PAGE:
“I know. You’ve always been much closer to Mom, haven’t you?”

“I guess…”

“Maybe that’s why you’re so much more thrilled about Mom moving on.”

“Is this about the hot Spaniard again?”

“Don’t call him that!”

Thomaaas…” Joe corrected himself, trying for a Spanish pronunciation with a drawn out aaaa.

Sarah shrugged. “It just bugs me. I mean, while we were standing at his gravesite, I was kind of wondering how it would be if Dad was still alive and it was Mom lying there.”

Joe couldn’t quite follow. The thought of it made him cringe, though.

“I don’t want her to replace Dad with some…” Sarah suddenly seemed close to tears.

“She’s not replacing Dad, for Christ’s sake!” Joe burst out.

“Well, not quite yet. But who knows…”

“Just wait and see, okay?”

“It’s just so hard to believe because, you know, Mom and Dad have always seemed so perfect.”

“Hmmm,” Joe grumbled, biting his tongue.

“I don’t think, if Mom had passed away, Dad would have ever –”

“Yeah, right…” Joe said, unable to keep a sarcastic edge from creeping into his tone.

“You don’t think so, huh?”

“Sarah, just stop acting like Mom is doing something bad and Dad’s been some sort of saint!”

“I’m just saying that –” Sarah started.

“And I’m just saying that Dad would have moved on too,” Joe interrupted her with audible irritation. “So, leave Mom alone, okay?”

“What makes you so sure about Dad?” Sarah wanted to know.

“I just know, okay?”

“Hah! How can you just say that?”

They had arrived in front of their house, and Sarah had stopped the car. She had turned to him and was staring at him accusingly. He looked away.

“I know you don’t believe me,” he said slowly, “because he seemed like such a man of principles and moral standards. I was pretty impressed and intimidated by that as well.” He shifted his gaze back to her. “But then I realized that he was quite a hypocrite.” He suddenly knew that he had to tell her. Because otherwise he would always be the angry one in her eyes, the one being unfair to a dead man.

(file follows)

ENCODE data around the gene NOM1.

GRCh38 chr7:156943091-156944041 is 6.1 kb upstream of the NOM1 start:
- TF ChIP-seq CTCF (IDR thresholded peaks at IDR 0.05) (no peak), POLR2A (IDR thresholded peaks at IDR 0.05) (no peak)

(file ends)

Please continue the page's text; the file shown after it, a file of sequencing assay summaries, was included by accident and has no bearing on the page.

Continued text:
“What do you mean?” Sarah asked with a frown. “How was he a hypocrite?”

Joe was still scrambling for the right way to phrase it when her tone became accusing again. “You’re still so mad at him, Joe! Sometimes I really don’t understand you!”

“I know he was a hypocrite because I’ve seen some things…” he retorted.

“Oh, really? And what’s that?” Sarah challenged. “Huh? What is it you’ve seen? Dad watching porn on the internet? Dad sexting to some beautiful stranger? Come on, tell me!” The way she said it showed that she still thought he was just being unfair.

“He’d been having an affair,” Joe said as matter-of-factly as he could.

“What?” Sarah stared at him, squinted, her eyes boring into his. “Do you think that’s funny?” There was a short pause. “Joe!?!”

“No!” He shook his head. “I don’t think that’s funny. Never did. I’m dead serious.”

“You can’t be…” she said in an almost pleading tone.

As he looked back at her, Joe saw her expression change from anger and disbelief to some sort of hesitant acceptance.

“How do you know?” she asked almost breathlessly.

“Because I walked into his office one night right when he was –”

“When he was what?” Sarah’s face had turned pale.

“He was screwing Patricia…” Joe said quietly.

Sarah stared back at him blankly.